Operation NANOOK: The beginning of a summer challenge

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Article / August 2, 2013

By: Erin Abercrombie

Trying to keep cool this summer? It’s easy - if you are a member of the Royal Canadian Navy, Royal Canadian Air Force, Canadian Army and Canadian Rangers headed for the largest major sovereignty operation in the Arctic that is.

From August 2 to 23, Canadian Armed Forces (CAF) personnel will once again participate in Operation NANOOK, one of the most-well-known of all the Arctic operations conducted annually by the Canadian Armed Forces in Canada’s North.

Operation NANOOK serves to enhance the Canadian Armed Forces’ capability to operate in the challenging Arctic environment and to demonstrate its continued commitment and ability to support its northern and federal mission partners’ efforts to respond to safety and security situations.

This year, Op NANOOK is comprised of four scenarios taking place in the Western Arctic, the High Arctic, the Central Arctic the Eastern Arctic. Each location will challenge the Canadian Armed Forces with a notional scenario designed to test and improve their abilities when faced with the unique challenges of the North.

In the first scenario, Canadian Armed Forces members will be called in to help with a notional forest fire that is threatening the City of Whitehorse, Yukon. Deployed in the air and on land, CAF members will provide support to territorial and municipal partners in the context of Disaster Relief Operations.

In the Arctic, responding to emergencies requires a coordinated team approach”, said Commander of Joint Task Force (North), Brigadier-General Greg Loos.  “The knowledge and experience gained during Operation NANOOK 2013, with our northern partners during the safety and security training events, will enhance the Canadian Armed Forces interoperability with other government departments and agencies in order to build our collective capacity to respond to emergencies in the Arctic.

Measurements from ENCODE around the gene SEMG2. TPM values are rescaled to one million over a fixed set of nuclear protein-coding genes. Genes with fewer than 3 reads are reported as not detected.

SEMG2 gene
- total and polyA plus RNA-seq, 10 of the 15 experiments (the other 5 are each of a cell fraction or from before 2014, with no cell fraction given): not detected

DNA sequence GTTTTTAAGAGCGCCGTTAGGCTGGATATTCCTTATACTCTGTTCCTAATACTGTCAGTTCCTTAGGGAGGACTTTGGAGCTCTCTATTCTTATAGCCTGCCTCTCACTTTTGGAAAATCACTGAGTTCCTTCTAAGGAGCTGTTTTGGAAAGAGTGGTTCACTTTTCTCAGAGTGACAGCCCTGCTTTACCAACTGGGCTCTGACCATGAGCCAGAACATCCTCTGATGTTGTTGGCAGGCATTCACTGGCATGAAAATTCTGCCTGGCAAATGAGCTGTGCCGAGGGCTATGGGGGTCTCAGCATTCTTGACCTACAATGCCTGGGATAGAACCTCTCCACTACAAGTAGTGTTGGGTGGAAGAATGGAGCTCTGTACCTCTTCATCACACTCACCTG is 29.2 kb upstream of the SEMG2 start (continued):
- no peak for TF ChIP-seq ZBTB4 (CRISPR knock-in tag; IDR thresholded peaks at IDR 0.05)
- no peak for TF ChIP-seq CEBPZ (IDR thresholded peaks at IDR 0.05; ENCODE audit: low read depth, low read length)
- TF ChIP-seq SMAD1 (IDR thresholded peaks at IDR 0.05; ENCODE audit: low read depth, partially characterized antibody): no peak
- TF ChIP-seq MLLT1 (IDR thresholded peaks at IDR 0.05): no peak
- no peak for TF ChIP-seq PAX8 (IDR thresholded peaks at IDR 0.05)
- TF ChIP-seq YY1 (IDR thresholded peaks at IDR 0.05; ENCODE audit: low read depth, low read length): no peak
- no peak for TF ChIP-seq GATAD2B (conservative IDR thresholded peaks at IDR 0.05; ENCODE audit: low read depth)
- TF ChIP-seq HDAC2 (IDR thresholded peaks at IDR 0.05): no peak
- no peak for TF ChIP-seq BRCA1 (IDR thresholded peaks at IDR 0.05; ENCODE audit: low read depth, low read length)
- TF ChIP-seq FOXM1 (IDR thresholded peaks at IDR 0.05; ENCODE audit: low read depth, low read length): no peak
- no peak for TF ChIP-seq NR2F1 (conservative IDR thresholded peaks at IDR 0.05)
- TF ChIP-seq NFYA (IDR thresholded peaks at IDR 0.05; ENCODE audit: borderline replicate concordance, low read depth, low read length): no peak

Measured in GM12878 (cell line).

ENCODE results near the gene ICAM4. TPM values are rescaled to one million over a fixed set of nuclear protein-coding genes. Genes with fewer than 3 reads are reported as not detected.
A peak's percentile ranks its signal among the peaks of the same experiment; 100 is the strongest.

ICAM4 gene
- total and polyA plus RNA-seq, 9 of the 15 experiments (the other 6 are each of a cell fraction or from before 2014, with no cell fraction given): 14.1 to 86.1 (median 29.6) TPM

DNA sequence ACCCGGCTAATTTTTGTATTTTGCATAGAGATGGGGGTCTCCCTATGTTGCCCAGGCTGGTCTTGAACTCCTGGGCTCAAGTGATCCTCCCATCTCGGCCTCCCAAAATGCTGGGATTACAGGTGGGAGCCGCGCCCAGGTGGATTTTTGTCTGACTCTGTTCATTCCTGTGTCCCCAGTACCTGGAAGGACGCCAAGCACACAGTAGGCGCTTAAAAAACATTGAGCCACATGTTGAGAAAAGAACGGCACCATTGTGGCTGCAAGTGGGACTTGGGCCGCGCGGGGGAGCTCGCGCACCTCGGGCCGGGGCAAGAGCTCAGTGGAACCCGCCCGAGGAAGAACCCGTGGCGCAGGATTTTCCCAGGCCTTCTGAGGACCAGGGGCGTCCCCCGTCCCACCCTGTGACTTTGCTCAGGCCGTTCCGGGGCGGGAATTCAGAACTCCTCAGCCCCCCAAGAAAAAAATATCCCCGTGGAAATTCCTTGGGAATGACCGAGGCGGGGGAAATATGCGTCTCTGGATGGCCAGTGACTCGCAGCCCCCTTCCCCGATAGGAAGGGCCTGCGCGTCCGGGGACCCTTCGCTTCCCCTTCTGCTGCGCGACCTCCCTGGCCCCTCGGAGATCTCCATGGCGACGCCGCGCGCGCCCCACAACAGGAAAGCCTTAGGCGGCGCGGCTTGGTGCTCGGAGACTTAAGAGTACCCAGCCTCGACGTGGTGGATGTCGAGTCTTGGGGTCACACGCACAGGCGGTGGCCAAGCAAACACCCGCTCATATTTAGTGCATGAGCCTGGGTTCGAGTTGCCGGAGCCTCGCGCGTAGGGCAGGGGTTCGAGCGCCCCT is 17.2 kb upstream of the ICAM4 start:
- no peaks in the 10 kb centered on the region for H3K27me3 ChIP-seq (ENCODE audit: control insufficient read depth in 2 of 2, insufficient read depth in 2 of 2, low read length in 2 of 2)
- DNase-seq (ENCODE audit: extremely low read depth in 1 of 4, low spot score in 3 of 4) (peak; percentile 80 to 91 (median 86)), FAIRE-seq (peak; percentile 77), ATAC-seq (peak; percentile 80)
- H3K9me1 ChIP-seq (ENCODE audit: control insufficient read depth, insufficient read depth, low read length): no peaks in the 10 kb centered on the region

As in previous iterations of Op NANOOK, Canadian Armed Forces personnel will also contribute their time and labour to conduct community projects during the scenario in Whitehorse. The aim of these community projects is to give back to the community to thank residents for their support during the operation.

In the second scenario, the Canadian Armed Forces will assist Environment Canada on Cornwallis Island with an illegal falcon egg poaching scenario. The suspected poaching activity will fall within the law enforcement mandate of Environment Canada.

On and around Resolution Island, the Canadian Armed Forces will assist RCMP with simulated suspicious activity. The scenario will also involve a transfer at sea between the Royal Canadian Navy and the Canadian Coast Guard.

Finally, the Canadian Rangers will be active on King William Island, patrolling in the area and reporting activity in the Northwest Passage. Being an invaluable addition to Operation NANOOK, the Rangers are highly skilled reservists who act as guides and mentors to Regular Force members in addition to performing predator control duties. They are a major contributor to the operational effectiveness of the military in the North.

Operation NANOOK is complemented by other annual sovereignty operations such as Operation NUNALIVUT in the High Arctic in April, Operation NUNAKPUT in the Western Arctic in July, and Operation QIMMIQ which spans the entire Arctic year-round.

The success of these northern operations further enhances the collaboration between the Canadian Armed Forces and other government departments and agencies. It also provides an opportunity to develop and strengthen relationships with local authorities and indigenous populations and leverage the unique expertise of the Canadian Rangers.

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